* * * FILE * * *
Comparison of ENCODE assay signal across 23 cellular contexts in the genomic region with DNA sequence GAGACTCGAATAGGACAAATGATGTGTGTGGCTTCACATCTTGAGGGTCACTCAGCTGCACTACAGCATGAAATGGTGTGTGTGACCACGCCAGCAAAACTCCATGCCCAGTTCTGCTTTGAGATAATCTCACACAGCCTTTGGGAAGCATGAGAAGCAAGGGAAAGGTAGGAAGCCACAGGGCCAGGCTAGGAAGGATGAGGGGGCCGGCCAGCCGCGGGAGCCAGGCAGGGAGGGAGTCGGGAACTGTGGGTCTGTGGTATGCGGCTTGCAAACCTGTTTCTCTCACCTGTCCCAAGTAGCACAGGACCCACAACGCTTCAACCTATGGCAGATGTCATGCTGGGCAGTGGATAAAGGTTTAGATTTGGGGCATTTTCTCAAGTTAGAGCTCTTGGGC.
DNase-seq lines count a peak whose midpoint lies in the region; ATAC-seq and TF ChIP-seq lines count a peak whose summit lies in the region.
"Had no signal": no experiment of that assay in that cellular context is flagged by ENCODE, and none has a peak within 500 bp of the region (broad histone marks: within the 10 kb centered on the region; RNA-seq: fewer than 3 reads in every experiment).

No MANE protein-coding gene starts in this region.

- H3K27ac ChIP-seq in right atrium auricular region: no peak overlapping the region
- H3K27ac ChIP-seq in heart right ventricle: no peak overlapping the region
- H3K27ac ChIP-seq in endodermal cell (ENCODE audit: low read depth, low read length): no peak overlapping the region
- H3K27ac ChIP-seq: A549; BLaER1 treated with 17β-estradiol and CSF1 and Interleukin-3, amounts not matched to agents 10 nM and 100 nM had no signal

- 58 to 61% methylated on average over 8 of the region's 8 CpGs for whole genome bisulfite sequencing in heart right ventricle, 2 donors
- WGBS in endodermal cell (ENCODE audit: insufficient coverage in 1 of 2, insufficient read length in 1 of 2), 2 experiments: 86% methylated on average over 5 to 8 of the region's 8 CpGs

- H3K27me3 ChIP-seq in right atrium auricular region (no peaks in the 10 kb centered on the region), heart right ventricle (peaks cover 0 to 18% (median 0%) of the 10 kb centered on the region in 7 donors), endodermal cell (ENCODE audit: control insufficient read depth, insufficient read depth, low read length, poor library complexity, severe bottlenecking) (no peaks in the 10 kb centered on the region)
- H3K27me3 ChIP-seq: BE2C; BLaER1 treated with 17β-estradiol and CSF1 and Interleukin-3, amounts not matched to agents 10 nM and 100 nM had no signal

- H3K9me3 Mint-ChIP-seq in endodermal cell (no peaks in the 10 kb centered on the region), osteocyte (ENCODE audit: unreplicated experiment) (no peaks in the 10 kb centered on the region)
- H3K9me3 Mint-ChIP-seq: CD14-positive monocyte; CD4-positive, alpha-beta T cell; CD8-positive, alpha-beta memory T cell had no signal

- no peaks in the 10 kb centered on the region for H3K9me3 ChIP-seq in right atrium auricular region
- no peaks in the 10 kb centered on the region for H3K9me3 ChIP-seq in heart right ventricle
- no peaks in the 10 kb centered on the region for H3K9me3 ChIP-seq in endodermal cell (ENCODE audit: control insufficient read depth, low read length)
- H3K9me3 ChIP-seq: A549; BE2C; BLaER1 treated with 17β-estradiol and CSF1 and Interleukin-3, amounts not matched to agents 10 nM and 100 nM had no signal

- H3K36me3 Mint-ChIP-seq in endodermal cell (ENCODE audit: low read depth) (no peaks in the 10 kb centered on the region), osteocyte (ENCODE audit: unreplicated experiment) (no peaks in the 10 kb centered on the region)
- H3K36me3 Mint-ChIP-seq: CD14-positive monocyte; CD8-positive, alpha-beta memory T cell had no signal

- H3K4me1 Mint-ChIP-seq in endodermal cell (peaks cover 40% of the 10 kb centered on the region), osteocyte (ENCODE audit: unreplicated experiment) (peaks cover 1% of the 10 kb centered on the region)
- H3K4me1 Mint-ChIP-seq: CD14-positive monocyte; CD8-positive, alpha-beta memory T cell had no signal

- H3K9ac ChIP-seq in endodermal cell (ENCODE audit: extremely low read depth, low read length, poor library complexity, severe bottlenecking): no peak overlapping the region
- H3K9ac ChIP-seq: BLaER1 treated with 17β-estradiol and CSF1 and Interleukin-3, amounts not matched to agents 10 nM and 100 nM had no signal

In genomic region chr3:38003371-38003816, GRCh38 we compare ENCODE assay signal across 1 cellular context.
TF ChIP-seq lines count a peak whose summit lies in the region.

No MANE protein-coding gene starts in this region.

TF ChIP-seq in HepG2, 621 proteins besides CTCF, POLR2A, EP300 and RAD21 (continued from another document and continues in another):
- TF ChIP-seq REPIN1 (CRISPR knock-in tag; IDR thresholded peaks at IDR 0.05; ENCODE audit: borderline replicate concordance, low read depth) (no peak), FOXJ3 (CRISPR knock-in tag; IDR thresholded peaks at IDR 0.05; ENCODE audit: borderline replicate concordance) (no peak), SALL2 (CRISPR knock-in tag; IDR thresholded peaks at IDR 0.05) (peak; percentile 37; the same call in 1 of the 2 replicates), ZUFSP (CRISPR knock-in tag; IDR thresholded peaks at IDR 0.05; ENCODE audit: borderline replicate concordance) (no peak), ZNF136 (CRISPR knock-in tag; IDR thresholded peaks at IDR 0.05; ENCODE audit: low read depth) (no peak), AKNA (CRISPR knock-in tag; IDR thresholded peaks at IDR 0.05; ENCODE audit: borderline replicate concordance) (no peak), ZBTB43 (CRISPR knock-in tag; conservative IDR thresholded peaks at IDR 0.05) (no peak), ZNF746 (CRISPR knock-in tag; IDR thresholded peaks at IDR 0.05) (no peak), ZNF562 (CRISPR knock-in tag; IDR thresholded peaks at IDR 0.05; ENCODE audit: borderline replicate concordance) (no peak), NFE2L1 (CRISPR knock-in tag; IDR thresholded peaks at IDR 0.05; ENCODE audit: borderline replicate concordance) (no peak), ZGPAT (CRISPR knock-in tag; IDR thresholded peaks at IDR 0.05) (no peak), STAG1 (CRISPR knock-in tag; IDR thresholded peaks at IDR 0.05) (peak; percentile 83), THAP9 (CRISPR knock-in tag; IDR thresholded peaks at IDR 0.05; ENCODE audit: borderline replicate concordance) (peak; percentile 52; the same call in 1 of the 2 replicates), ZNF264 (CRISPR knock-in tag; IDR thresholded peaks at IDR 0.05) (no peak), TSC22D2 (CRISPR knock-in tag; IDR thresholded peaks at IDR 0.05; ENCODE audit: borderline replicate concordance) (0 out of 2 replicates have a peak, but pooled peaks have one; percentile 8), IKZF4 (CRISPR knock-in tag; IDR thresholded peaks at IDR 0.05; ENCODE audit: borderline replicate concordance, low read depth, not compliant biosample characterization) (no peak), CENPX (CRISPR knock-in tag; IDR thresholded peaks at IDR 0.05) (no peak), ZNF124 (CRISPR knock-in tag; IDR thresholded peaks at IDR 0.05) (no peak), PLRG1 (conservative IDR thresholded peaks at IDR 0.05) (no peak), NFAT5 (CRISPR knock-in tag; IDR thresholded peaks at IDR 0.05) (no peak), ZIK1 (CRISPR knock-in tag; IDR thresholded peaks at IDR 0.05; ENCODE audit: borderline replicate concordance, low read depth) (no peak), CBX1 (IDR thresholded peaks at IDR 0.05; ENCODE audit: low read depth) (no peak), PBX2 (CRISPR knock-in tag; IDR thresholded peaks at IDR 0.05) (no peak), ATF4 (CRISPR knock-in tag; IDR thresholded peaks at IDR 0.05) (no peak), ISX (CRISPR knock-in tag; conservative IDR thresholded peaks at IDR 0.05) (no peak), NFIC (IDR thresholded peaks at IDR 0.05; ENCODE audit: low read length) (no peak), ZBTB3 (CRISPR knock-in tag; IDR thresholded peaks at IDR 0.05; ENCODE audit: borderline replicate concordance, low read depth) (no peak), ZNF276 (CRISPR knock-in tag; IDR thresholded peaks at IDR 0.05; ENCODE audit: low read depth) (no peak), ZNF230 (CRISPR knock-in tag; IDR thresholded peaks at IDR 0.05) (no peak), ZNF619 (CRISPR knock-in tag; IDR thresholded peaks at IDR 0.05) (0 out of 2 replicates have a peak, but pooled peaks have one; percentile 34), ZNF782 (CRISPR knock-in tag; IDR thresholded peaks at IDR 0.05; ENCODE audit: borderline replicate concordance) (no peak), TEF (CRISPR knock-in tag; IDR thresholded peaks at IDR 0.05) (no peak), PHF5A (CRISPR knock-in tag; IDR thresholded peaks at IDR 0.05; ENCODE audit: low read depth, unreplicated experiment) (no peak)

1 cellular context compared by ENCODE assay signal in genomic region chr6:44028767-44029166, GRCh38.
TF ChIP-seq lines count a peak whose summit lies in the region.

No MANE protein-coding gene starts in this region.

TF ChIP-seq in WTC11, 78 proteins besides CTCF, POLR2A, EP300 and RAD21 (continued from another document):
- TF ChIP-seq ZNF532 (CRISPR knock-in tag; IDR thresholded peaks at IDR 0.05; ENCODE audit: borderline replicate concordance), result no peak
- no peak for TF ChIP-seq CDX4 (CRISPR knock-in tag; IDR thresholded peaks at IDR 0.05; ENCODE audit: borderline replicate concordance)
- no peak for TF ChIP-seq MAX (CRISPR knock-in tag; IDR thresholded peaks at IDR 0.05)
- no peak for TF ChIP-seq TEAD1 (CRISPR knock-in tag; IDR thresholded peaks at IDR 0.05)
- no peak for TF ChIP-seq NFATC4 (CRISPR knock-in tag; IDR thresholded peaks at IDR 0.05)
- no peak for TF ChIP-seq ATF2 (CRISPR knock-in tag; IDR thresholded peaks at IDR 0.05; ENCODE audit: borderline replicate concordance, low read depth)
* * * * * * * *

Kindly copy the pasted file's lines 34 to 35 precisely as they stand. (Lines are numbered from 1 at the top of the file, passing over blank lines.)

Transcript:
- TF ChIP-seq ZNF532 (CRISPR knock-in tag; IDR thresholded peaks at IDR 0.05; ENCODE audit: borderline replicate concordance), result no peak
- no peak for TF ChIP-seq CDX4 (CRISPR knock-in tag; IDR thresholded peaks at IDR 0.05; ENCODE audit: borderline replicate concordance)